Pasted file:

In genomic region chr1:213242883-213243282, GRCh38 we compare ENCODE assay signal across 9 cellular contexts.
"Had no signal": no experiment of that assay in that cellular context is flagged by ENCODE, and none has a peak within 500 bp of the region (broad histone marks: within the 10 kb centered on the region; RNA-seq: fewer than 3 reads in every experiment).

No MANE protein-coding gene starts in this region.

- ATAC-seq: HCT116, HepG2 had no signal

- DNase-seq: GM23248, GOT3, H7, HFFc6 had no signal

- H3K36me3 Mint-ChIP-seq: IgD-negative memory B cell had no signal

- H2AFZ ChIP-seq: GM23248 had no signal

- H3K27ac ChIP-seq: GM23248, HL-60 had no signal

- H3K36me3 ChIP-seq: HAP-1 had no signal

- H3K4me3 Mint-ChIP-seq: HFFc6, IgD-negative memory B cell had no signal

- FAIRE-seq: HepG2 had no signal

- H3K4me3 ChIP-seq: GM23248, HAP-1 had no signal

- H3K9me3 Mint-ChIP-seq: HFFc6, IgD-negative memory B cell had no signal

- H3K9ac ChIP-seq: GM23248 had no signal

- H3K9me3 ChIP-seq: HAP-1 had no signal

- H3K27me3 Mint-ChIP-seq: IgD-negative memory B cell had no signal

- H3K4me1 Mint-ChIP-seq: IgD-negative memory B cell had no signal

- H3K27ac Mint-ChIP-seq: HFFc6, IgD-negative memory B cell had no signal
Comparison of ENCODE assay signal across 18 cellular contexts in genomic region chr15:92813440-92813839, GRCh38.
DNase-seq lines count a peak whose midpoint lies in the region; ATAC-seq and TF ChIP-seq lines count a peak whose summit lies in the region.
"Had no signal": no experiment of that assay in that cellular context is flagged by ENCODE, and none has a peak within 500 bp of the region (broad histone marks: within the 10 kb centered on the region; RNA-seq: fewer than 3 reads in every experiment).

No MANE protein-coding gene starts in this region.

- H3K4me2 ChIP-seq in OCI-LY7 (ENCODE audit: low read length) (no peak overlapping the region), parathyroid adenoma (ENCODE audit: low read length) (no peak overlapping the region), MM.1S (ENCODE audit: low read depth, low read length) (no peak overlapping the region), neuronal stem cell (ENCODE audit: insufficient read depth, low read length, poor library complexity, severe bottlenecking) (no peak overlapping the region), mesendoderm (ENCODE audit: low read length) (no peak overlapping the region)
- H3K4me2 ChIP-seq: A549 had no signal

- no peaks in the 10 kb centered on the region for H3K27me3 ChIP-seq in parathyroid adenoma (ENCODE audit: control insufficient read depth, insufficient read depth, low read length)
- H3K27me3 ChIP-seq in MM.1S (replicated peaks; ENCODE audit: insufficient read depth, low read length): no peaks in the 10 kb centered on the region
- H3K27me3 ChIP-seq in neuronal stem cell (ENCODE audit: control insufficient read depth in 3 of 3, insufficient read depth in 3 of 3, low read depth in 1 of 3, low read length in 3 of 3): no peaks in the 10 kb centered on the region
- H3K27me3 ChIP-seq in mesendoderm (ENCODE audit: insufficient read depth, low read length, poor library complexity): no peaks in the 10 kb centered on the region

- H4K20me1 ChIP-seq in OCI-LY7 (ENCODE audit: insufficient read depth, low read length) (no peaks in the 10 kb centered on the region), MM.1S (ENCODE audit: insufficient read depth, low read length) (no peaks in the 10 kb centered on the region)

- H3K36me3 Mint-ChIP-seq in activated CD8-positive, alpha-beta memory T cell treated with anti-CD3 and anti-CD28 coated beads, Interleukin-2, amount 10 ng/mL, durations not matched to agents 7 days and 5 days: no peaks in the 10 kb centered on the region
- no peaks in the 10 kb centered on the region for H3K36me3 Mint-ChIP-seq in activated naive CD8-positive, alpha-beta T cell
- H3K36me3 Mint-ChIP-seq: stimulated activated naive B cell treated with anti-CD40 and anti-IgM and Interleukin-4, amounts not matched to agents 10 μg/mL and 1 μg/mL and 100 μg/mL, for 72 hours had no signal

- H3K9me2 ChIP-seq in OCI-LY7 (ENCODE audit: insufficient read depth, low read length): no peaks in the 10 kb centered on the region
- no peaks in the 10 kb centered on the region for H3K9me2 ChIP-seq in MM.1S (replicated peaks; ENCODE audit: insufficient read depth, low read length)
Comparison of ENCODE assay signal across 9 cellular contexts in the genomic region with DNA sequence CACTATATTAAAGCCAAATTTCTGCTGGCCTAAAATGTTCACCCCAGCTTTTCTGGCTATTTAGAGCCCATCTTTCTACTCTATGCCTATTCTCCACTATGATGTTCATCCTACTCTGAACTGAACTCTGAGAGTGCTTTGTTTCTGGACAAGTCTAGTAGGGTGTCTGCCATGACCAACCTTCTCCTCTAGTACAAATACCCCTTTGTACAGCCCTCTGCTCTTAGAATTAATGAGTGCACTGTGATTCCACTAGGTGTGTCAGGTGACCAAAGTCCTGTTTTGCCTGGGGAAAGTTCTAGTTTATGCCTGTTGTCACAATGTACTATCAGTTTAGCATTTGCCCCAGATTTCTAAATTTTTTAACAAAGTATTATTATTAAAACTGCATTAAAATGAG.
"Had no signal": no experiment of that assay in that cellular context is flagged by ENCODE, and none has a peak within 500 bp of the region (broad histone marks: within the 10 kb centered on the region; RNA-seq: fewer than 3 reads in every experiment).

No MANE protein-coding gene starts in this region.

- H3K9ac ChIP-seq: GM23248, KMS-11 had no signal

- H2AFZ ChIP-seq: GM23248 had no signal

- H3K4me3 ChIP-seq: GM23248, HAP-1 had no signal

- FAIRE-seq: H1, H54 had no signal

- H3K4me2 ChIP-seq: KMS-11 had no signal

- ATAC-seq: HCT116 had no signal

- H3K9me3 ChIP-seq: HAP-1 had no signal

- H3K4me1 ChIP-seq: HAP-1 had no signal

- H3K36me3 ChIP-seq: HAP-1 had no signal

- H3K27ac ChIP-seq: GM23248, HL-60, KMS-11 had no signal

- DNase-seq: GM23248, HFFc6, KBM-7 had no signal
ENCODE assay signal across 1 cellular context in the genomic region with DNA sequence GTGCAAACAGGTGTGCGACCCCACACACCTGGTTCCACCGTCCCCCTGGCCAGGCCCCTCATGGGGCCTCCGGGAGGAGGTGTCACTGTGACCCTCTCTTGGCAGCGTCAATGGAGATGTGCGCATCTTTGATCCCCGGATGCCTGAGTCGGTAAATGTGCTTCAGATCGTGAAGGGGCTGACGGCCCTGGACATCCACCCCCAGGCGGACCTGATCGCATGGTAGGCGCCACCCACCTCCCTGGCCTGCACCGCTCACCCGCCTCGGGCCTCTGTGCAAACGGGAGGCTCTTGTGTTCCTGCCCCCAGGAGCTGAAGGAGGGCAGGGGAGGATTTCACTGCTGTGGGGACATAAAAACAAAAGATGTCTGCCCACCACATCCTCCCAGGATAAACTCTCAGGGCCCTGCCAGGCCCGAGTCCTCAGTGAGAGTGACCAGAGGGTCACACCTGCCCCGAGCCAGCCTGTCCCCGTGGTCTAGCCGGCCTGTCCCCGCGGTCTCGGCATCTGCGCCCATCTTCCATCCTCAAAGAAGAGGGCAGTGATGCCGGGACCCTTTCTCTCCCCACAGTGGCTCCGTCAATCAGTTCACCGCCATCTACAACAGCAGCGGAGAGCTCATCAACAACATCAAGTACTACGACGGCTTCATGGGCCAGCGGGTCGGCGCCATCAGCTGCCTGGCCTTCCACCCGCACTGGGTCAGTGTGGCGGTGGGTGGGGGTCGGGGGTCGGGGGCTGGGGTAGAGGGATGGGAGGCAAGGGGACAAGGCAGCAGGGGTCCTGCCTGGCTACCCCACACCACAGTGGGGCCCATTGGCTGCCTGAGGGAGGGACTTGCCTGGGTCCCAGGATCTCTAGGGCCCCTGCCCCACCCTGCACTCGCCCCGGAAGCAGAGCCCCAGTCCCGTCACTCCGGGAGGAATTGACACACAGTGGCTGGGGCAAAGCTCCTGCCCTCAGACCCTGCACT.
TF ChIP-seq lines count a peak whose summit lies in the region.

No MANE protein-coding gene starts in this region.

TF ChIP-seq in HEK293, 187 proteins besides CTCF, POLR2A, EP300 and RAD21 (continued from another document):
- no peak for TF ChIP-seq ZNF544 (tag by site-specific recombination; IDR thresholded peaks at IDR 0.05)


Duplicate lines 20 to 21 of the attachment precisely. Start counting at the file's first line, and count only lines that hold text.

DNase-seq lines count a peak whose midpoint lies in the region; ATAC-seq and TF ChIP-seq lines count a peak whose summit lies in the region.
"Had no signal": no experiment of that assay in that cellular context is flagged by ENCODE, and none has a peak within 500 bp of the region (broad histone marks: within the 10 kb centered on the region; RNA-seq: fewer than 3 reads in every experiment).